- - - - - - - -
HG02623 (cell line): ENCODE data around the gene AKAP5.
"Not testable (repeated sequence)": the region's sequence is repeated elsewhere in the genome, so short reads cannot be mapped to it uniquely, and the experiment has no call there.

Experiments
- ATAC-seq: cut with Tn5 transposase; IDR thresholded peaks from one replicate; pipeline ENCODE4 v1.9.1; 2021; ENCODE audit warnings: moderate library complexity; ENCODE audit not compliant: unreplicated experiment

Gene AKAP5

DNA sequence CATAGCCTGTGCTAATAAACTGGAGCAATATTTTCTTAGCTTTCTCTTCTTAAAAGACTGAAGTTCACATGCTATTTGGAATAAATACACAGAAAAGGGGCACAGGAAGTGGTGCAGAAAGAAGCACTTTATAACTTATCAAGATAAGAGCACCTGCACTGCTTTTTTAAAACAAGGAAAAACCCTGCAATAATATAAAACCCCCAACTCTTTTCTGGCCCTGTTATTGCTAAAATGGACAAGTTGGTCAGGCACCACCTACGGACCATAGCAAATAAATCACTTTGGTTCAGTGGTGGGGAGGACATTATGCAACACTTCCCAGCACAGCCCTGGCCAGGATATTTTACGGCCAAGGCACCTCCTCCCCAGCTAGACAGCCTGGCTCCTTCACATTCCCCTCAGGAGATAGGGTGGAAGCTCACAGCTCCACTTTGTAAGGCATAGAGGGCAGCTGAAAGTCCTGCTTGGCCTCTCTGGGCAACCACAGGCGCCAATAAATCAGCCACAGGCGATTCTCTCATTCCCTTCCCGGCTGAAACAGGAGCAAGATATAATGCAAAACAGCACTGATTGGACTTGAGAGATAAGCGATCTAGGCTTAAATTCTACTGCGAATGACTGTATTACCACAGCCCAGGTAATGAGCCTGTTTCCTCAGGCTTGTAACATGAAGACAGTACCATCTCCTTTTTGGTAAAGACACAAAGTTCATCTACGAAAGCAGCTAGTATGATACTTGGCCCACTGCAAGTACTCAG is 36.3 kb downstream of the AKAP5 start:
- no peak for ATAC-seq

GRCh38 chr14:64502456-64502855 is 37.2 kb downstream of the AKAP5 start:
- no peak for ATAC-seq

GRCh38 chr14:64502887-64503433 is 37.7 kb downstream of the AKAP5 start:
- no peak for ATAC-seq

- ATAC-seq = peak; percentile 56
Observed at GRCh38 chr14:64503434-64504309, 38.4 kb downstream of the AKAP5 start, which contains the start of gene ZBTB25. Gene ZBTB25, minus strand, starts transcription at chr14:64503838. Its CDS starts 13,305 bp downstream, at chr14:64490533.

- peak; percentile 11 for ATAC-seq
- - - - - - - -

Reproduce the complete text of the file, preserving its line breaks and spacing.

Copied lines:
HG02623 (cell line): ENCODE data around the gene AKAP5.
"Not testable (repeated sequence)": the region's sequence is repeated elsewhere in the genome, so short reads cannot be mapped to it uniquely, and the experiment has no call there.

Experiments
- ATAC-seq: cut with Tn5 transposase; IDR thresholded peaks from one replicate; pipeline ENCODE4 v1.9.1; 2021; ENCODE audit warnings: moderate library complexity; ENCODE audit not compliant: unreplicated experiment

Gene AKAP5

DNA sequence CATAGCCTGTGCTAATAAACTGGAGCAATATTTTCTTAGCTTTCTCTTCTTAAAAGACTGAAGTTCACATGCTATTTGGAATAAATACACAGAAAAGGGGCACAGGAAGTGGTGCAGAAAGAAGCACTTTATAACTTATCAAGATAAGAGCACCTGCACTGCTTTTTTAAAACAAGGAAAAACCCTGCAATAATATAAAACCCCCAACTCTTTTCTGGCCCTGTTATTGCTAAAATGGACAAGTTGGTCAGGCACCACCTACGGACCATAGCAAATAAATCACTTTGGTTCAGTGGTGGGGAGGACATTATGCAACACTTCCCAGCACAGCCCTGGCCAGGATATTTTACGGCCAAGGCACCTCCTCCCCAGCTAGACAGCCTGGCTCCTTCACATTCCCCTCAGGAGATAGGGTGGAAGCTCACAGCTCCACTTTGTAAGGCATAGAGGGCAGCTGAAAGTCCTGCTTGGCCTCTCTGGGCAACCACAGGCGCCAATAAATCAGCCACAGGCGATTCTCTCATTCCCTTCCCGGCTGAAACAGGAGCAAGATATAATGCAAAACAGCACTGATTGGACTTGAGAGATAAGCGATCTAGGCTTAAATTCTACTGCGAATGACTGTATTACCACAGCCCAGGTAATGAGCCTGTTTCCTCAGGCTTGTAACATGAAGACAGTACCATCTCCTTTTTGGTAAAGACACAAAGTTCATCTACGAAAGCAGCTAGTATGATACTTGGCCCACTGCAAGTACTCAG is 36.3 kb downstream of the AKAP5 start:
- no peak for ATAC-seq

GRCh38 chr14:64502456-64502855 is 37.2 kb downstream of the AKAP5 start:
- no peak for ATAC-seq

GRCh38 chr14:64502887-64503433 is 37.7 kb downstream of the AKAP5 start:
- no peak for ATAC-seq

- ATAC-seq = peak; percentile 56
Observed at GRCh38 chr14:64503434-64504309, 38.4 kb downstream of the AKAP5 start, which contains the start of gene ZBTB25. Gene ZBTB25, minus strand, starts transcription at chr14:64503838. Its CDS starts 13,305 bp downstream, at chr14:64490533.

- peak; percentile 11 for ATAC-seq